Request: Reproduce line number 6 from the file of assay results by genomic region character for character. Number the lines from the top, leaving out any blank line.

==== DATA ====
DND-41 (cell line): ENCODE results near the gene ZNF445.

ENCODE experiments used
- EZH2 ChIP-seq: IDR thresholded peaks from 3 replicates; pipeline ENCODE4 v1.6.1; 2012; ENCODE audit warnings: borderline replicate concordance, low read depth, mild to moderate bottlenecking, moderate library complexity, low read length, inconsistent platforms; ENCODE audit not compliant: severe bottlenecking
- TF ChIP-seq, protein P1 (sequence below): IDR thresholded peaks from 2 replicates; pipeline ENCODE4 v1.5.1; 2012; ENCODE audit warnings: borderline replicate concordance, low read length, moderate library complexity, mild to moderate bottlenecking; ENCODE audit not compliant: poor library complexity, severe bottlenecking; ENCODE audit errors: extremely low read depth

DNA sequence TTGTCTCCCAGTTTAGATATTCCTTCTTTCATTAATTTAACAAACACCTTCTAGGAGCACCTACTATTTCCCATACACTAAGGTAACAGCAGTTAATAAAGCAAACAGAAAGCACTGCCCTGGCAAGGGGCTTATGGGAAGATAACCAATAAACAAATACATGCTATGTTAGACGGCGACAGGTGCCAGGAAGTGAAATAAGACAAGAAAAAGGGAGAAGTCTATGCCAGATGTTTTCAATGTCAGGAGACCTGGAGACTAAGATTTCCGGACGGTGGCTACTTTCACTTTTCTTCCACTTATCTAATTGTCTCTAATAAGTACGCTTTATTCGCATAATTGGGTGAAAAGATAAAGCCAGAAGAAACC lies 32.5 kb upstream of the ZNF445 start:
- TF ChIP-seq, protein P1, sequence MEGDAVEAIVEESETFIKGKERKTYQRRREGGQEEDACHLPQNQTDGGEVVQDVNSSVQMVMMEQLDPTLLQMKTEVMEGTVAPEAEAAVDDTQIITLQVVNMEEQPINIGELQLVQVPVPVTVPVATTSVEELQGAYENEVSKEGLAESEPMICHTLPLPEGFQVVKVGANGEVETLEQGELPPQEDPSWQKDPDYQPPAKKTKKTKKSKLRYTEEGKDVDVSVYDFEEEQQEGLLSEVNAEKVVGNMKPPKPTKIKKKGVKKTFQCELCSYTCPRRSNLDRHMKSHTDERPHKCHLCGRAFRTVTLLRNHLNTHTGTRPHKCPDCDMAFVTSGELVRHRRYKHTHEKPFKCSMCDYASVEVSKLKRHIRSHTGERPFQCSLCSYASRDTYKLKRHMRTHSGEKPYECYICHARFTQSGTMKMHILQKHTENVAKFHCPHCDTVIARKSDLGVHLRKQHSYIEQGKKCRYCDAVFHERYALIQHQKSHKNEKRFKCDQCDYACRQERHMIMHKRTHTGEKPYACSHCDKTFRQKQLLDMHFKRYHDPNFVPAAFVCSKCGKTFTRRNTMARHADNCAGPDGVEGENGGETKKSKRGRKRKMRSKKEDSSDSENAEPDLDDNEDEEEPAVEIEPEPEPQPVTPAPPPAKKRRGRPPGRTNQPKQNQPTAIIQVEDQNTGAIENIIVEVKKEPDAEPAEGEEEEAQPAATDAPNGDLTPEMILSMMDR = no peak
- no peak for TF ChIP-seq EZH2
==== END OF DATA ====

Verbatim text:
- TF ChIP-seq, protein P1, sequence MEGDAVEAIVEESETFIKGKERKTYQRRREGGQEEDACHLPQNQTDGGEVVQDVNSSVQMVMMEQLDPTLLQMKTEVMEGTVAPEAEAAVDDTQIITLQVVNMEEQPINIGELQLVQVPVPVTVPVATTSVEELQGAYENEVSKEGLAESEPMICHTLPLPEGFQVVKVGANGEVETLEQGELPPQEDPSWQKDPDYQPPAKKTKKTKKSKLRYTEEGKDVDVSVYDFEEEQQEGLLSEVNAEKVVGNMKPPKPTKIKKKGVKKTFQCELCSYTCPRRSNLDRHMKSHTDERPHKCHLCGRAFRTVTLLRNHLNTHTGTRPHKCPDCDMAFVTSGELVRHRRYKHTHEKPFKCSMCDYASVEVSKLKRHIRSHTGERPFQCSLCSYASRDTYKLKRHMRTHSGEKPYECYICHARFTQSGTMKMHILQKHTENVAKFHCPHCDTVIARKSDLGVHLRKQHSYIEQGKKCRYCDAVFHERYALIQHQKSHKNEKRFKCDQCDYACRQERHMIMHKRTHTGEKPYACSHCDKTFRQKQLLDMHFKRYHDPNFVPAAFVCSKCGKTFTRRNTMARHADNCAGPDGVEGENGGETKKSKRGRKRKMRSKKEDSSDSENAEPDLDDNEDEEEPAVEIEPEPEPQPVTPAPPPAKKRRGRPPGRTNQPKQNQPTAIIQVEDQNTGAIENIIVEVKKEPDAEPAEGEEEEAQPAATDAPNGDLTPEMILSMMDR = no peak